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Vincent Tchenguiz - Peverel

Complex funding arrangement used to take control of Peverel.

Vincent Tchenguiz breaks new ground

Property tycoon Vincent Tchenguiz, whose interests range from green investments to financial services has been extremely active of late and this week raised more than £500m through a ground-breaking financing deal involving a complicated series of interest rate and inflation swap transactions, reports the FT.

Mr Tchenguiz, chairman of Consensus Business Group, completed the purchase of Peverel, the property manager and freehold property owner, from US owner Holiday Retirement Corporation using one of the longest “hedge” transactions of its size.

Merrill Lynch provided the finance for the deal, which has allowed Mr Tchenguiz to fix a low rate of interest from the long-term income provided by the property assets owned by Peverel. Merrill intends to sell a portion of the £500m debt package to investors.

The deal comes at a time when private equity firms are causing concern among City analysts because of often short-term borrowings for big corporate acquisitions, which are also seen as light on the covenants necessary to ensure safe repayment.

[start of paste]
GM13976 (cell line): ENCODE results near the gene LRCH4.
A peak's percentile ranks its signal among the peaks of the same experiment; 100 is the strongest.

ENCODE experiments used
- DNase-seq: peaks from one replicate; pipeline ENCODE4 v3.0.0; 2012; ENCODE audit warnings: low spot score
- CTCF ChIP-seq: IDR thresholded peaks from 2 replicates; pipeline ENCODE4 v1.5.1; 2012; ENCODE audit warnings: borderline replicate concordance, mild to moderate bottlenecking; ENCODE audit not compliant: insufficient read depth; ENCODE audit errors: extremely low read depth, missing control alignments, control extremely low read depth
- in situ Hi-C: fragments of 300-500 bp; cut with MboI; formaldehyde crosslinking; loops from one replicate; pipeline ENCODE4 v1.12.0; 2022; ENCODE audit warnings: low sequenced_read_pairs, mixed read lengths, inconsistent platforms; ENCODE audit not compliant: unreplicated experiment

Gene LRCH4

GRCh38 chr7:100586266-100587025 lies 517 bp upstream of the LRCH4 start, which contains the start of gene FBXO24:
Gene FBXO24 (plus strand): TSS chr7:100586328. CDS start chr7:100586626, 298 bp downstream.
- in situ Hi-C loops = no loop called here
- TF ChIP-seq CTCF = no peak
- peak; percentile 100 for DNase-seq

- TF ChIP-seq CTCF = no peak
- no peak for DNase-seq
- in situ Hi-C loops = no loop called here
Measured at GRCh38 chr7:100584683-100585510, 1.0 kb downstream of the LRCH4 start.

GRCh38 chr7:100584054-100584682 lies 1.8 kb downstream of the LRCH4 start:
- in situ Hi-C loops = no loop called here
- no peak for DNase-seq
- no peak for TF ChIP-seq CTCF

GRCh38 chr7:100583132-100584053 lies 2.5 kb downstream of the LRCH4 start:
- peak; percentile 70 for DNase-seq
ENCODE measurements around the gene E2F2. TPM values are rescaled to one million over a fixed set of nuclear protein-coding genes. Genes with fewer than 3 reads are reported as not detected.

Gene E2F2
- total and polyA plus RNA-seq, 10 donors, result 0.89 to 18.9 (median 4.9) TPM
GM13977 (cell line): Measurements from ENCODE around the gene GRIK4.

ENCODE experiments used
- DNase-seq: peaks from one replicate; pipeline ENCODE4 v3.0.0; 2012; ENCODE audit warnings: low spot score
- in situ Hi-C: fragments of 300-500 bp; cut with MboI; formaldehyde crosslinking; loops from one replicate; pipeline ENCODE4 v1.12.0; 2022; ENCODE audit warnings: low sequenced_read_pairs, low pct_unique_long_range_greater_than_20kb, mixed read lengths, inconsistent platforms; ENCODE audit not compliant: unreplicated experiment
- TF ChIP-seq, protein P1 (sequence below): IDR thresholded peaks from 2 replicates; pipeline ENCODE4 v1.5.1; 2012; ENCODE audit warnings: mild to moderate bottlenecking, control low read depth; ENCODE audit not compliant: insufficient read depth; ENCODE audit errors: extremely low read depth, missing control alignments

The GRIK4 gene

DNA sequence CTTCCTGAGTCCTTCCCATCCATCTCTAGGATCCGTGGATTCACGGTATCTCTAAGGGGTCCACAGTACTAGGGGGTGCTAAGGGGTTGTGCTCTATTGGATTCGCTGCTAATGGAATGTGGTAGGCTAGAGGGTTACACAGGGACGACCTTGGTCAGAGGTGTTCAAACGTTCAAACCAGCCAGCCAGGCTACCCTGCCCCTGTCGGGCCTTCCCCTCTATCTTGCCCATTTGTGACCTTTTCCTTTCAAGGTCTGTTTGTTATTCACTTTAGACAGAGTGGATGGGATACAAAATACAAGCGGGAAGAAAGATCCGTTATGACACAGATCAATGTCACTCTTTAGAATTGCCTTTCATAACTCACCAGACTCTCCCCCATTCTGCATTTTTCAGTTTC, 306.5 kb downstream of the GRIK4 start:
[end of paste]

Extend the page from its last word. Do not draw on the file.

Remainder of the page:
Merrill Lynch has executed inflation and interest rate swaps with an equivalent hedge length of 80 years, beyond the standard length of up to 50 years offered on the index-linked and nominal gilt market. This has allowed Mr Tchenguiz to borrow at a cost of capital that is significantly lower than bank lending rates, thought to be around 4.55 per cent.

Peverel, which owns some 57,000 UK property freeholds, offers a safe level of income for up to 125 years, and the inflation swap – which effectively fixes the rate of growth of the income over a period – enables cash flow to be leveraged effectively, the FT says.

Mr Tchenguiz said Consensus would now own a portfolio of 300,000 freeholds, with another 200,000 under management.

His latest move comes amid speculation over whether Mr Tchenguiz will bid for Erinaceous, the UK property services company, after 3i, the private equity firm, withdrew from the race late last week.

It also follows news of a deal agreed earlier this month between Mr Tchenguiz and the Royal Bank of Scotland, which will see the creation of a fund (First UK Residential) that will grow to what they said would be – coincidentally – £500m over five years. The company will buy homes “off-plan” 18 months before they are completed and later let them under its brand name. The vehicle eventually would be floated in what could be the UK’s first residential Reit, according to the FT.

The fund will be seeded with an initial £100m in cash and debt with Mr Tchenguiz and RBS investing the same amount of cash into the deal; RBS will provide the debt.

This entry was posted by

Gwen Robinson

on Friday, June 8th, 2007 at 8:54 and is filed under

Capital markets

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